Search Results for "bop-apocalypse-jazz-race-the-beats-and-drugs"

Bop Apocalypse

Bop Apocalypse

Jazz, Race, the Beats, and Drugs

  • Author: Martin Torgoff
  • Publisher: Hachette UK
  • ISBN: 0306824760
  • Category: History
  • Page: 448
  • View: 9139
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The gripping story of the rise of early drug culture in America, from the author of the acclaimed Can't Find My Way Home With an intricate storyline that unites engaging characters and themes and reads like a novel, Bop Apocalypse details the rise of early drug culture in America by weaving together the disparate elements that formed this new and revolutionary segment of the American social fabric. Drawing upon his rich decades of writing experience, master storyteller Martin Torgoff connects the birth of jazz in New Orleans, the first drug laws, Louis Armstrong, Mezz Mezzrow, Harry Anslinger and the Federal Bureau of Narcotics, swing, Lester Young, Billie Holiday, the Savoy Ballroom, Reefer Madness, Charlie Parker, the birth of bebop, the rise of the Beat Generation, and the coming of heroin to Harlem. Aficionados of jazz, the Beats, counterculture, and drug history will all find much to enjoy here, with a cast of characters that includes vivid and memorable depictions of Billie Holiday, Miles Davis, John Coltrane, Jackie McLean, Allen Ginsberg, William S. Borroughs, Jack Kerouac, Herbert Huncke, Terry Southern, and countless others. Bop Apocalypse is also a living history that teaches us much about the conflicts and questions surrounding drugs today, casting many contemporary issues in a new light by connecting them back to the events of this transformative era. At a time when marijuana legalization is rapidly becoming a reality, it takes us back to the advent of marijuana prohibition, when the templates of modern drug law, policy, and culture were first established, along with the concomitant racial stereotypes. As a new opioid epidemic sweeps through white working- and middle-class communities, it brings us back to when heroin first arrived on the streets of Harlem in the 1940s. And as we debate and grapple with the gross racial disparities of mass incarceration, it puts into sharp and provocative focus the racism at the very roots of our drug war. Having spent a lifetime at the nexus of drugs and music, Torgoff reveals material never before disclosed and offers new insights, crafting and contextualizing Bop Apocalypse into a truly novel contribution to our understanding of jazz, race, literature, drug culture, and American social and cultural history.

Conspiracies and Conspiracy Theories in American History [2 volumes]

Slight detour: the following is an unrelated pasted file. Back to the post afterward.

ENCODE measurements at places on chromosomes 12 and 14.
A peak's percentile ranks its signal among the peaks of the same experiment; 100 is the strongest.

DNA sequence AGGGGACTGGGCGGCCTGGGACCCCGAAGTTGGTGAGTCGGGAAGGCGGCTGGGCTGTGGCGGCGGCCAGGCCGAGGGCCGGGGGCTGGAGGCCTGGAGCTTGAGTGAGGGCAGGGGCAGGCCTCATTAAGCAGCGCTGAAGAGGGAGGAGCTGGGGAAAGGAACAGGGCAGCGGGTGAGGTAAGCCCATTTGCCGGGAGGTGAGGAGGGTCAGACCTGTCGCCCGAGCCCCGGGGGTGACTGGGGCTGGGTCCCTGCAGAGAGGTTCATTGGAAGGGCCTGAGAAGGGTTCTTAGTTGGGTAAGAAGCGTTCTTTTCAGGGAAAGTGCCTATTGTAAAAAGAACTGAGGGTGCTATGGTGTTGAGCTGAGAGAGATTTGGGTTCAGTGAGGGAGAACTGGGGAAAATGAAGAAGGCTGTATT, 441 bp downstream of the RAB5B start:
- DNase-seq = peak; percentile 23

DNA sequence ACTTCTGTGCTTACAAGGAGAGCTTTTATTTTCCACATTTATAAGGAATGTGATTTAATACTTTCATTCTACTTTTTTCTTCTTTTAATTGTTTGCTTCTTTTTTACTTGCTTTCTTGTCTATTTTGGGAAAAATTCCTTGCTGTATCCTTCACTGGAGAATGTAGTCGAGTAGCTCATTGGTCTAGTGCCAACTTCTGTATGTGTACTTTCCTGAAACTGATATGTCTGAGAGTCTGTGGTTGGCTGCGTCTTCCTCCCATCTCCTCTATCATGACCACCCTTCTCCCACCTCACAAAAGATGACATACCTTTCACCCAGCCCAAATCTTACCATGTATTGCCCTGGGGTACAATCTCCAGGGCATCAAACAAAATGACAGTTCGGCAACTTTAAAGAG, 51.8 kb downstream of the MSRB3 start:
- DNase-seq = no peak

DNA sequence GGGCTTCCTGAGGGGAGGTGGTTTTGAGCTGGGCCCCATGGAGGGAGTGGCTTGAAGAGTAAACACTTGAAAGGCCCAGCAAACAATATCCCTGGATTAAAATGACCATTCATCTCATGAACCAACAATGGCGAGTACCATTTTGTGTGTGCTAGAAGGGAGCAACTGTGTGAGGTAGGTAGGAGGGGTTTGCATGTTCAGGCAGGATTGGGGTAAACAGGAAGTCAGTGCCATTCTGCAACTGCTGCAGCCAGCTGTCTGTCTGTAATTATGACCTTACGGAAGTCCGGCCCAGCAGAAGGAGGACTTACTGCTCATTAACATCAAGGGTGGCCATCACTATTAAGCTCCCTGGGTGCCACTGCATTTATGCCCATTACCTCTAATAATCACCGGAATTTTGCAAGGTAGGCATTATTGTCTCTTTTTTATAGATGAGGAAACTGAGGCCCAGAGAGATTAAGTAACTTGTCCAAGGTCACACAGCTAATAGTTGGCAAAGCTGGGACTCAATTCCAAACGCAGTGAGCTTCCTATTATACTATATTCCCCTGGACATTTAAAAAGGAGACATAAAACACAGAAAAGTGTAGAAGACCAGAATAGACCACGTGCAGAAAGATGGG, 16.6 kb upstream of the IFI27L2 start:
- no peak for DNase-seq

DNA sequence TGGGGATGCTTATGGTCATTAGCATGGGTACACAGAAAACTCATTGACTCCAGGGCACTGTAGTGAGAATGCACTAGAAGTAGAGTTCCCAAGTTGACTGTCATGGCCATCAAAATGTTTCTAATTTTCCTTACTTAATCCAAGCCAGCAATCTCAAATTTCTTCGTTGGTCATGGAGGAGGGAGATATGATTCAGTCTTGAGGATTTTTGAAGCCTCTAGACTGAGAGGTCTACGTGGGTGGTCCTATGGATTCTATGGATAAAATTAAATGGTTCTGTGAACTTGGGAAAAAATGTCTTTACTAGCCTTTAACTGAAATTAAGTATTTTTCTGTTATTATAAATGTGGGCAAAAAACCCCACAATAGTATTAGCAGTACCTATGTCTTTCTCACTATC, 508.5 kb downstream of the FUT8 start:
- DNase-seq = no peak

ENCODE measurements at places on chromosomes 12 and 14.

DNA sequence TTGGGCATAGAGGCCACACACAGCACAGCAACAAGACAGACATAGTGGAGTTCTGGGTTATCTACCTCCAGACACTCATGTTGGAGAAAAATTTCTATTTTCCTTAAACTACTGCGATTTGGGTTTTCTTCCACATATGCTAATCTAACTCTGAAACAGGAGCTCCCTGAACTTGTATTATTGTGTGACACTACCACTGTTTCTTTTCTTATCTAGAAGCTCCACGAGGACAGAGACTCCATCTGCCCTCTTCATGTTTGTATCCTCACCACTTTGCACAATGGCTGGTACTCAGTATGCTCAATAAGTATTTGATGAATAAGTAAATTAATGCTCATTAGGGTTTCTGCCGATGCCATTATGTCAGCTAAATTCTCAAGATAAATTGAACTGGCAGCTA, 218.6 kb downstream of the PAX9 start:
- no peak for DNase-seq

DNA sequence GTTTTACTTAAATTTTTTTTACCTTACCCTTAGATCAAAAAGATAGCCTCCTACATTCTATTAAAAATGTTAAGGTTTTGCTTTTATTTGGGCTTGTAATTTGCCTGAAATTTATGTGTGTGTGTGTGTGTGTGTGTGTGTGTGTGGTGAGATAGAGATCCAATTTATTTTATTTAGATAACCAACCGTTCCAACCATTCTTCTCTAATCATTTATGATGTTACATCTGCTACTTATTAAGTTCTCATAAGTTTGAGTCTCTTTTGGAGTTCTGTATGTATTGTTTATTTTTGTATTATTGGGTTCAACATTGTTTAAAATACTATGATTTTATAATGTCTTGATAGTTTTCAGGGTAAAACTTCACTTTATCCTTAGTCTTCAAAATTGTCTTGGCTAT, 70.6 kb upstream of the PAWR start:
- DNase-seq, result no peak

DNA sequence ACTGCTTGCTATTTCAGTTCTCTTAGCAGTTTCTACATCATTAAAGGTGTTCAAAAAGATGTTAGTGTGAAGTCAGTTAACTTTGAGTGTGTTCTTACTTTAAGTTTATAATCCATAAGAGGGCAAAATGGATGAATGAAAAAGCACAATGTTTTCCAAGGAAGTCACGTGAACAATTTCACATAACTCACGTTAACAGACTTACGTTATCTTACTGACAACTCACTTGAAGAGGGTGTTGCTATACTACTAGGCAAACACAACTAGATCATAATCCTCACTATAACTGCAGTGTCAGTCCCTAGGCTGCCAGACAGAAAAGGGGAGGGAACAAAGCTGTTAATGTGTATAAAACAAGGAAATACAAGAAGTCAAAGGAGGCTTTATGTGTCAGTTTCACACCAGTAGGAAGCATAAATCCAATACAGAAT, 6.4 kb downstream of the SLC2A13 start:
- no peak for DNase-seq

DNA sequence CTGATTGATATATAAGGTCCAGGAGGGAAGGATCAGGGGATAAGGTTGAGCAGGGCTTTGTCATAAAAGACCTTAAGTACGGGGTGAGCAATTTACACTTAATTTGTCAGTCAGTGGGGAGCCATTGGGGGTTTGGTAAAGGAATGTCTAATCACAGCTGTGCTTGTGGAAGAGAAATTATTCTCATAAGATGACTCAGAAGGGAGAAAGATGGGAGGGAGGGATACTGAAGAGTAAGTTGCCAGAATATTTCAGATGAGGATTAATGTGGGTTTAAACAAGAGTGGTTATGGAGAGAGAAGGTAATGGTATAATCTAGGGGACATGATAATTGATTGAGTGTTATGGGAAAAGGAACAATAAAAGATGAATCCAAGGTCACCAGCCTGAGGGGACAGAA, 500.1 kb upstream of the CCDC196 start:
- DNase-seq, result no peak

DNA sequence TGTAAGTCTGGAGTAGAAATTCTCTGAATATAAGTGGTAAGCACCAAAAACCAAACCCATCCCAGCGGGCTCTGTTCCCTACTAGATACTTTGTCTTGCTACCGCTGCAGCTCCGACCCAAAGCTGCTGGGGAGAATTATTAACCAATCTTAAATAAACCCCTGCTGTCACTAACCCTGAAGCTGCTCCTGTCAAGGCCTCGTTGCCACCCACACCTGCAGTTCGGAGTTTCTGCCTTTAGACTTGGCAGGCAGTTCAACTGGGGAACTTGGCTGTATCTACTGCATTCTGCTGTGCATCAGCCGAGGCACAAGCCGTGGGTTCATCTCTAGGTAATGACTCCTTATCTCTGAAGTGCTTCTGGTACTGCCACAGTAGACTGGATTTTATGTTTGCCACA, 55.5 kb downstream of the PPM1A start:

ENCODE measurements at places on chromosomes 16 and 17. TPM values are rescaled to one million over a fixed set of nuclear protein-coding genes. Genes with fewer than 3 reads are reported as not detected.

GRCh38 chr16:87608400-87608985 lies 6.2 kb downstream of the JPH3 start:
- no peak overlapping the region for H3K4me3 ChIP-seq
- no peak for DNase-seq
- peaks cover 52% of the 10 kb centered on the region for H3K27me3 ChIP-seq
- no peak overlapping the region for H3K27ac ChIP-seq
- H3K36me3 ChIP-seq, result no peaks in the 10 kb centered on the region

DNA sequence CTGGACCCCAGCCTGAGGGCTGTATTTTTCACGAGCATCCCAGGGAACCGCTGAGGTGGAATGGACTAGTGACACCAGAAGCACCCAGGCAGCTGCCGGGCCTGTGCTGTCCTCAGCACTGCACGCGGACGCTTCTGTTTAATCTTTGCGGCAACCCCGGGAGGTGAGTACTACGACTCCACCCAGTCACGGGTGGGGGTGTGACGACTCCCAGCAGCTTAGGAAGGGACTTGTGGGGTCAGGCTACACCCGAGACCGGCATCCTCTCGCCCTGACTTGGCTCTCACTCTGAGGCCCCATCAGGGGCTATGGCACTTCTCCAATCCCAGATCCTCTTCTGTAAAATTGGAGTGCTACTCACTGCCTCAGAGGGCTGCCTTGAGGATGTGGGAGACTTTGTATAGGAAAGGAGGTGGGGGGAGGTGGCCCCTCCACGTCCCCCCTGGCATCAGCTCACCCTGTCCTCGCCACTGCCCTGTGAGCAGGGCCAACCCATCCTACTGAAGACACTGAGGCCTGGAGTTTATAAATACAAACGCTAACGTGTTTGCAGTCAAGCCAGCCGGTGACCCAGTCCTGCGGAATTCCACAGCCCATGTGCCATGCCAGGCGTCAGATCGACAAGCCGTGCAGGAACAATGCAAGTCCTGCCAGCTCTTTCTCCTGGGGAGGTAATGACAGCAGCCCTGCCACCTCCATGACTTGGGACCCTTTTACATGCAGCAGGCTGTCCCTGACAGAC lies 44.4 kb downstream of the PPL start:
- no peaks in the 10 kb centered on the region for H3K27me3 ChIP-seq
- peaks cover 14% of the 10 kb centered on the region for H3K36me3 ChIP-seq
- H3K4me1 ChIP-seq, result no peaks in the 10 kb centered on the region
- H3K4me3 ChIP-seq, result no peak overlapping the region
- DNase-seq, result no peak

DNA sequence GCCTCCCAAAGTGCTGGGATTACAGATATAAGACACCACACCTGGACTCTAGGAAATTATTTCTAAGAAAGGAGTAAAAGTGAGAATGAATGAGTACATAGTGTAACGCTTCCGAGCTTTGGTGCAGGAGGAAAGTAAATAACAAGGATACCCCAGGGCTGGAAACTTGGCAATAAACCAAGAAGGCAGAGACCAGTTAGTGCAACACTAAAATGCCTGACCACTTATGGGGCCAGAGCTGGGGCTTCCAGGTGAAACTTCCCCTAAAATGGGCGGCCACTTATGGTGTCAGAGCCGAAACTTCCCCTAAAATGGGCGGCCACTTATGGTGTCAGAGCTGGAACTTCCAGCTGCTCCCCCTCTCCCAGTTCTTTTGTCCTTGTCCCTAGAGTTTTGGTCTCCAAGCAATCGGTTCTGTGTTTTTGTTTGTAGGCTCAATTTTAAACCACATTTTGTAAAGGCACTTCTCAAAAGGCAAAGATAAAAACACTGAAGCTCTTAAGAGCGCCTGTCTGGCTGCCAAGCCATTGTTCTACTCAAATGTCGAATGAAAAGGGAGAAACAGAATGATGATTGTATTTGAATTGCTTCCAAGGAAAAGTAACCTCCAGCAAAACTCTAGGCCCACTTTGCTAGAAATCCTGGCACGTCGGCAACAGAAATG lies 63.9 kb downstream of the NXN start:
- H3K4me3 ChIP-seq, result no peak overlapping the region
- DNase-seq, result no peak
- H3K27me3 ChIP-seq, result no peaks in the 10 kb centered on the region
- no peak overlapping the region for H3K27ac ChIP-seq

Conspiracies and Conspiracy Theories in American History [2 volumes]

  • Author: Christopher R. Fee,Jeffrey B. Webb
  • Publisher: ABC-CLIO
  • ISBN: 144085811X
  • Category: History
  • Page: 950
  • View: 4996
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This up-to-date introduction to the complex world of conspiracies and conspiracy theories provides insight into why millions of people are so ready to believe the worst about our political, legal, religious, and financial institutions. • Provides an in-depth, easy-to-access account of conspirators and secret organizations behind key plots to control American legal, political, and financial systems • Presents the history of key American conspiracy theories, taking a longer view of how current conspiracy thinking developed over generations • Explains the similarities and differences among conspiracy theories held by people on the far right and far left of the political spectrum • Explores the cultural significance of widespread, popular reactions to advances in science, technology, and medicine, as well as the public's skepticism about highly trained professionals and their expert knowledge • Offers an up-to-date survey of popular conspiracy theories regarding celebrity deaths and the popular distrust of the American media and police investigations • Details the importance of the internet and social media in organizing conspiratorial movements and spreading conspiracy theories

Jazz and Justice

Jazz and Justice

Racism and the Political Economy of the Music

  • Author: Gerald Horne
  • Publisher: Monthly Review Press
  • ISBN: 1583677860
  • Category: Music
  • Page: 512
  • View: 2284
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A galvanizing history of how jazz and jazz musicians flourished despite rampant cultural exploitation The music we call “jazz” arose in late nineteenth century North America—most likely in New Orleans—based on the musical traditions of Africans, newly freed from slavery. Grounded in the music known as the “blues,” which expressed the pain, sufferings, and hopes of Black folk then pulverized by Jim Crow, this new music entered the world via the instruments that had been abandoned by departing military bands after the Civil War. Jazz and Justice examines the economic, social, and political forces that shaped this music into a phenomenal US—and Black American—contribution to global arts and culture. Horne assembles a galvanic story depicting what may have been the era’s most virulent economic—and racist—exploitation, as jazz musicians battled organized crime, the Ku Klux Klan, and other variously malignant forces dominating the nightclub scene where jazz became known. Horne pays particular attention to women artists, such as pianist Mary Lou Williams and trombonist Melba Liston, and limns the contributions of musicians with Native American roots. This is the story of a beautiful lotus, growing from the filth of the crassest form of human immiseration.

Forthcoming Books

Forthcoming Books

  • Author: Rose Arny
  • Publisher: N.A
  • ISBN: N.A
  • Category: American literature
  • Page: N.A
  • View: 6142
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